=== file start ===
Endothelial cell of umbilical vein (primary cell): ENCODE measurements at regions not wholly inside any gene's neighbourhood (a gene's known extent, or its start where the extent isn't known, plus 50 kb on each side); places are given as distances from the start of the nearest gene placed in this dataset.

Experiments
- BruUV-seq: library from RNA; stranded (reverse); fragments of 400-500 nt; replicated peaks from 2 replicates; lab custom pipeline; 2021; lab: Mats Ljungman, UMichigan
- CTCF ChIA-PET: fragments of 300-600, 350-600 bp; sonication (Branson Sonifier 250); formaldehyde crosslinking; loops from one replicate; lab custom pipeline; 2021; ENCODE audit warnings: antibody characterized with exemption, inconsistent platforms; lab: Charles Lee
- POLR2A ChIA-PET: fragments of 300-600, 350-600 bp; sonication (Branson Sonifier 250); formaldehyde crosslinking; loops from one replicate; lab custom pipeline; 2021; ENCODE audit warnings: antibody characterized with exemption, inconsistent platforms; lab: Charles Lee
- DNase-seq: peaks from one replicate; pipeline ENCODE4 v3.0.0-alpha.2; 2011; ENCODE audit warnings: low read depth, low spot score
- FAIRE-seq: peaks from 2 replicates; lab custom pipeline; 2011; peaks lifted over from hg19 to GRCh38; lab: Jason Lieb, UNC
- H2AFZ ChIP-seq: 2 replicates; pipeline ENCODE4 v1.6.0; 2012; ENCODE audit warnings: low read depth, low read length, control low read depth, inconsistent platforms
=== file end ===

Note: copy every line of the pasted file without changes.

Endothelial cell of umbilical vein (primary cell): ENCODE measurements at regions not wholly inside any gene's neighbourhood (a gene's known extent, or its start where the extent isn't known, plus 50 kb on each side); places are given as distances from the start of the nearest gene placed in this dataset.

Experiments
- BruUV-seq: library from RNA; stranded (reverse); fragments of 400-500 nt; replicated peaks from 2 replicates; lab custom pipeline; 2021; lab: Mats Ljungman, UMichigan
- CTCF ChIA-PET: fragments of 300-600, 350-600 bp; sonication (Branson Sonifier 250); formaldehyde crosslinking; loops from one replicate; lab custom pipeline; 2021; ENCODE audit warnings: antibody characterized with exemption, inconsistent platforms; lab: Charles Lee
- POLR2A ChIA-PET: fragments of 300-600, 350-600 bp; sonication (Branson Sonifier 250); formaldehyde crosslinking; loops from one replicate; lab custom pipeline; 2021; ENCODE audit warnings: antibody characterized with exemption, inconsistent platforms; lab: Charles Lee
- DNase-seq: peaks from one replicate; pipeline ENCODE4 v3.0.0-alpha.2; 2011; ENCODE audit warnings: low read depth, low spot score
- FAIRE-seq: peaks from 2 replicates; lab custom pipeline; 2011; peaks lifted over from hg19 to GRCh38; lab: Jason Lieb, UNC
- H2AFZ ChIP-seq: 2 replicates; pipeline ENCODE4 v1.6.0; 2012; ENCODE audit warnings: low read depth, low read length, control low read depth, inconsistent platforms